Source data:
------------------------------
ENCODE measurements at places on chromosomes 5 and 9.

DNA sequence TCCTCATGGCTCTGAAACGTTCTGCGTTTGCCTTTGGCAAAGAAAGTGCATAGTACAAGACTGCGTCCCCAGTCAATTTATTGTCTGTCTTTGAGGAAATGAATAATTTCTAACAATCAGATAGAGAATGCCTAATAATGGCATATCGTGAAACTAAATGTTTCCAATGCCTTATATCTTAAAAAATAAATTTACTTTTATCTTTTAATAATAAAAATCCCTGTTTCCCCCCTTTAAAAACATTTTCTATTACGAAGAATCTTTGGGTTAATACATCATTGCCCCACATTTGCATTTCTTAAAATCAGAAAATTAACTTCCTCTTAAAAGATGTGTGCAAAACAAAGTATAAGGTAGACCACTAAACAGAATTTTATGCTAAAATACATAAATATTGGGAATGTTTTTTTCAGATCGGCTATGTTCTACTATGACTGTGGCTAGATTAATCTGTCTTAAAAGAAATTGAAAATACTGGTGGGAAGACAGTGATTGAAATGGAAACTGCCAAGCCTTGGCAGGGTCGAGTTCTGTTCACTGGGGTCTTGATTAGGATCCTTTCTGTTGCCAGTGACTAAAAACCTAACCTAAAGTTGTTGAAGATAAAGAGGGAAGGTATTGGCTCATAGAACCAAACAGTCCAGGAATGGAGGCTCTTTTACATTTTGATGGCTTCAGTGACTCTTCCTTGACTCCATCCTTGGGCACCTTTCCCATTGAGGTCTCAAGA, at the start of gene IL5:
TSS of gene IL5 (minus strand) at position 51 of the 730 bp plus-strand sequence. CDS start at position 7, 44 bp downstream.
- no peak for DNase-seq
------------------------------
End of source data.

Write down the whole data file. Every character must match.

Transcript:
ENCODE measurements at places on chromosomes 5 and 9.

DNA sequence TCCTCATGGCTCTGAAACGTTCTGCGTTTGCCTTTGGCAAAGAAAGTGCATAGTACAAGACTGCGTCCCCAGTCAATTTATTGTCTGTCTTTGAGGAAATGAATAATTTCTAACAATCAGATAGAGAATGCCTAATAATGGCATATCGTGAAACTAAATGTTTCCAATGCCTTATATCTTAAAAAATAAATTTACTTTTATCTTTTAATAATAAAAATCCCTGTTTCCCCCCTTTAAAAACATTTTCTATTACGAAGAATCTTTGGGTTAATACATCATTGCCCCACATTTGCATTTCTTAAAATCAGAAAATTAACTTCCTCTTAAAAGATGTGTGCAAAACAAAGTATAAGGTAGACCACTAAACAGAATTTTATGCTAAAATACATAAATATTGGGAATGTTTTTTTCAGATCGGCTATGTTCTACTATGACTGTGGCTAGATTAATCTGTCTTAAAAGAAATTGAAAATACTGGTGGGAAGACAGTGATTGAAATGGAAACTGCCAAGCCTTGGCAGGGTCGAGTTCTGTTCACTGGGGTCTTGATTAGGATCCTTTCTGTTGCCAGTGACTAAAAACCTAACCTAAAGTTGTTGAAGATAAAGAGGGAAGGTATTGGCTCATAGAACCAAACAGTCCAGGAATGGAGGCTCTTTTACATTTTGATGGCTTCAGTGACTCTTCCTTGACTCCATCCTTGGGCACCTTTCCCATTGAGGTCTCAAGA, at the start of gene IL5:
TSS of gene IL5 (minus strand) at position 51 of the 730 bp plus-strand sequence. CDS start at position 7, 44 bp downstream.
- no peak for DNase-seq